PARENTEAU: Yeah, it is more difficult when you go back for what we call a second bite at the apple. But, you know, we should have known, I guess, where the Biden administration was going because they defended the Trump administration's EIS in court and they lost. So we'll have to wait and see what kinds of specific flaws that those that are going to challenge the approval of this lease, can identify. But having litigated these kinds of cases over the years, I'm fairly confident they're going to find significant problems with a project of this scale. And since Judge Gleason has at least shown an indication to look hard at whether the administration has fully complied, there's a decent chance that if they identify a significant flaw in the Biden administration's analysis, that she would, and this would be for the second time, send it back for review, not something I would count on. But I wouldn't rule out the possibility that there could be a ruling that would delay this project even further.
CURWOOD: Now, the Biden administration, the same time it announced that they were approving this said, oh, we're going to have increased protection in the Arctic Ocean against petroleum extraction. How permanent are those protections? In other words, what are the chances that those protections can get thrown under the bus by another administration?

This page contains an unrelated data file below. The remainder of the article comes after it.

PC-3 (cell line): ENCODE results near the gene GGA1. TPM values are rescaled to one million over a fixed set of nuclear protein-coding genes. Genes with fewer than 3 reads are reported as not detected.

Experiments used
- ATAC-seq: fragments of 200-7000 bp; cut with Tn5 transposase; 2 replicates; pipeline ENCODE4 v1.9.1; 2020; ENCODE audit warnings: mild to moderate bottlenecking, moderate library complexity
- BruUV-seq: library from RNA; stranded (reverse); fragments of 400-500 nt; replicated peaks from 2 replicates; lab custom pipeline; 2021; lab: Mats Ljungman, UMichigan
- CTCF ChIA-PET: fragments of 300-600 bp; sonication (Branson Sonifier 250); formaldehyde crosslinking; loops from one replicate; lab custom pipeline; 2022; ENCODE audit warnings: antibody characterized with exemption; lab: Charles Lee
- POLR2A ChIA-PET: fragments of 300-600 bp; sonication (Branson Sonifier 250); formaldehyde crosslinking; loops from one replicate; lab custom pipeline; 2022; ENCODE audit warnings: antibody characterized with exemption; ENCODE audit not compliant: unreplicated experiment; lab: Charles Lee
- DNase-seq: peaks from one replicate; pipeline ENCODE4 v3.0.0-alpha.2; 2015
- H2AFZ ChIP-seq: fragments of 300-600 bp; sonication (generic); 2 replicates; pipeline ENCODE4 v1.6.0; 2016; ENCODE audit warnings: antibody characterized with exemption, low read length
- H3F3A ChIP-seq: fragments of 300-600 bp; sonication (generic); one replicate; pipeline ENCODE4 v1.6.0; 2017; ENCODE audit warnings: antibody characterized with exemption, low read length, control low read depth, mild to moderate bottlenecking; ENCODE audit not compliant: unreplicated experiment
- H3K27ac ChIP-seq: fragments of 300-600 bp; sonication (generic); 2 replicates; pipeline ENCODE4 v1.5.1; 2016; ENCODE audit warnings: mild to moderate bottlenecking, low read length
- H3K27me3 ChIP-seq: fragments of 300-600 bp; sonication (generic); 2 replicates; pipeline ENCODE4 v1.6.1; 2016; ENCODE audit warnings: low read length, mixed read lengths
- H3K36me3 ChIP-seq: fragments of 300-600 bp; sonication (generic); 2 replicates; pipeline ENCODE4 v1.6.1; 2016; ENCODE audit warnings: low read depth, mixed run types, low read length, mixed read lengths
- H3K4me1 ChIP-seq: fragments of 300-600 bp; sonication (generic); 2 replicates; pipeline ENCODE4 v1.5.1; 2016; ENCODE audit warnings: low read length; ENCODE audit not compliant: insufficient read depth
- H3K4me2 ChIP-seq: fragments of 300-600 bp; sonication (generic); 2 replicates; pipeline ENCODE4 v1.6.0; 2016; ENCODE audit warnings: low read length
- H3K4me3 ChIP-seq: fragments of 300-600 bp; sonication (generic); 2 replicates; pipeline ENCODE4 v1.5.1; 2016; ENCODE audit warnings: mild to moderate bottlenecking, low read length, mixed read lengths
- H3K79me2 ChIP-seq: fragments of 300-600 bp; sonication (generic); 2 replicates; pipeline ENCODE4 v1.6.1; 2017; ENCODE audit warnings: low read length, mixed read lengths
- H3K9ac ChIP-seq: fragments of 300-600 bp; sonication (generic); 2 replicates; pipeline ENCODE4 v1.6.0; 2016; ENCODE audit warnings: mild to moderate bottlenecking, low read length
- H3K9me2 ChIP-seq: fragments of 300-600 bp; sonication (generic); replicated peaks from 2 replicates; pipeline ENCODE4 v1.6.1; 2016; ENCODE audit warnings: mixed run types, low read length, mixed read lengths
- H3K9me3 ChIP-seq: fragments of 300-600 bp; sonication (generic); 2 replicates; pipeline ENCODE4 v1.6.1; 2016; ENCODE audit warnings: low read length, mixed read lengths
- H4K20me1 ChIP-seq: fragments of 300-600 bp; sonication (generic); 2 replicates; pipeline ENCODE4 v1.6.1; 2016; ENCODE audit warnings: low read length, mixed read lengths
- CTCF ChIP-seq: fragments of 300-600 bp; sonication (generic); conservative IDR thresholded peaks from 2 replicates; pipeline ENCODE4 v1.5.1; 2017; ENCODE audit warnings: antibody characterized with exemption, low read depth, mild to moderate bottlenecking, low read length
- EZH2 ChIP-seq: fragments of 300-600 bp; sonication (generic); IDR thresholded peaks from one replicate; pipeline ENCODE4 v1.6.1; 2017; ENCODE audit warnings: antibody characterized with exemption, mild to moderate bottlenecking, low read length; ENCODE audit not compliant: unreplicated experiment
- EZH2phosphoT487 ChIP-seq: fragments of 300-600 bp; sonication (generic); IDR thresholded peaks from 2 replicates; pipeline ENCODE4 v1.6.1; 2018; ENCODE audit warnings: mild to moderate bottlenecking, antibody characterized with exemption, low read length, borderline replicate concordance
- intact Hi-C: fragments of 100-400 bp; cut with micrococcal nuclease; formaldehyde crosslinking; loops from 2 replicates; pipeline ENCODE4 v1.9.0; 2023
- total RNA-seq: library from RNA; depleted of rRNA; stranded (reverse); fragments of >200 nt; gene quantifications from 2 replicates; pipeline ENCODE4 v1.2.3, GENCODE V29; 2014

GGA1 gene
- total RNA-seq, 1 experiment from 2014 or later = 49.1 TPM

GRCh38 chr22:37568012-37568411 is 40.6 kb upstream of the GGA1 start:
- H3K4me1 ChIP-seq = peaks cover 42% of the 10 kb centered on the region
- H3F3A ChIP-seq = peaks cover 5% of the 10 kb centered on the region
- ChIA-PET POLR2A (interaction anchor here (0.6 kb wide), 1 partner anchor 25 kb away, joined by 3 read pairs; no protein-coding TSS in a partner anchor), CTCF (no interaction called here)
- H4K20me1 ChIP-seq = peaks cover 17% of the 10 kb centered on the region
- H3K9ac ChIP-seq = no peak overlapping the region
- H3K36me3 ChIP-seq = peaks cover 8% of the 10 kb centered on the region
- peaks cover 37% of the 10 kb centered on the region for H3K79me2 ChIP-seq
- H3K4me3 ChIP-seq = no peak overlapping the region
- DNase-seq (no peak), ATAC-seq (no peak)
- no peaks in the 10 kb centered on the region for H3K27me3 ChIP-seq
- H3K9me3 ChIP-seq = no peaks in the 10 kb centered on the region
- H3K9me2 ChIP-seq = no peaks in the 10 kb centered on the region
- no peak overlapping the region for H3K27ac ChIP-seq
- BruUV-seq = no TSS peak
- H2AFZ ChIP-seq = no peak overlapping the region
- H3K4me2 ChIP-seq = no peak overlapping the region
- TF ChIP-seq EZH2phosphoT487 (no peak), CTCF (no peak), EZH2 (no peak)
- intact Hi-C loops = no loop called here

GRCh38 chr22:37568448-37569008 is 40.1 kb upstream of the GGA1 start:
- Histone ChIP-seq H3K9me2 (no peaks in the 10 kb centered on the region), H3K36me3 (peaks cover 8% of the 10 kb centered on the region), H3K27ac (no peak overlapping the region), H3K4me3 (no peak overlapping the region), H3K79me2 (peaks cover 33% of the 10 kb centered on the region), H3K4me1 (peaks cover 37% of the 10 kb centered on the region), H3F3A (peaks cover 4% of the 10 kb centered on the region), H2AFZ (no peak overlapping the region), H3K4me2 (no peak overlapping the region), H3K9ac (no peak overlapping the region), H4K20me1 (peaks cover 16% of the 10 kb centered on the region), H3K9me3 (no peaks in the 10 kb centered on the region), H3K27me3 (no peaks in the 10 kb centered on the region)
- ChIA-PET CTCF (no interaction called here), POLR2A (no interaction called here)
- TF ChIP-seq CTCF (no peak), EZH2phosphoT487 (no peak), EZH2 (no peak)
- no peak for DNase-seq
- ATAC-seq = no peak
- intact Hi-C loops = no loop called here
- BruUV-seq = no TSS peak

PARENTEAU: Yeah, so the White House called it a firewall. And that's probably an appropriate term, which means that what they're doing is expanding areas of the Beaufort Sea and the Chuckchi Sea from any further oil and gas development. President Obama created these so called safe zones or marine sanctuaries and so Biden is now basically expanding on those, and that's a good thing but it's not permanent, another administration can come in and make a different decision. The term firewall means it would be more difficult for a future administration to reverse course and that's true, they'd have to have some justification for that but it's not to say they couldn't do that. The other thing is, it's pretty clear that the oil industry is not really interested in further development of the Arctic Ocean. The banks are not interested in funding that, the Shell company sank something like $4 billion into an earlier attempt to get into the Arctic, they had one of their icebreaker ships actually frozen in the ice, it couldn't get through the ice. So, you know, it's good that Biden has said, no more drilling in the Arctic Ocean, but that wasn't probably going to happen anyway. A more significant concession, I think, is that the President has now also ruled out any further development of the North Slope Area, the National Petroleum Reserve area, that is significant. Again, it isn't permanent in the sense that it could never be undone but it was a good thing. It doesn't really offset, frankly, the harm that's caused by the Willow Project. And by the way, you know, this is not one like some of the others where courts have ordered the administration to issue leases, nor has Congress, by the way. So neither Congress nor the courts are ordering Biden to do this. He's making this decision on his own and he's just gonna have to own it.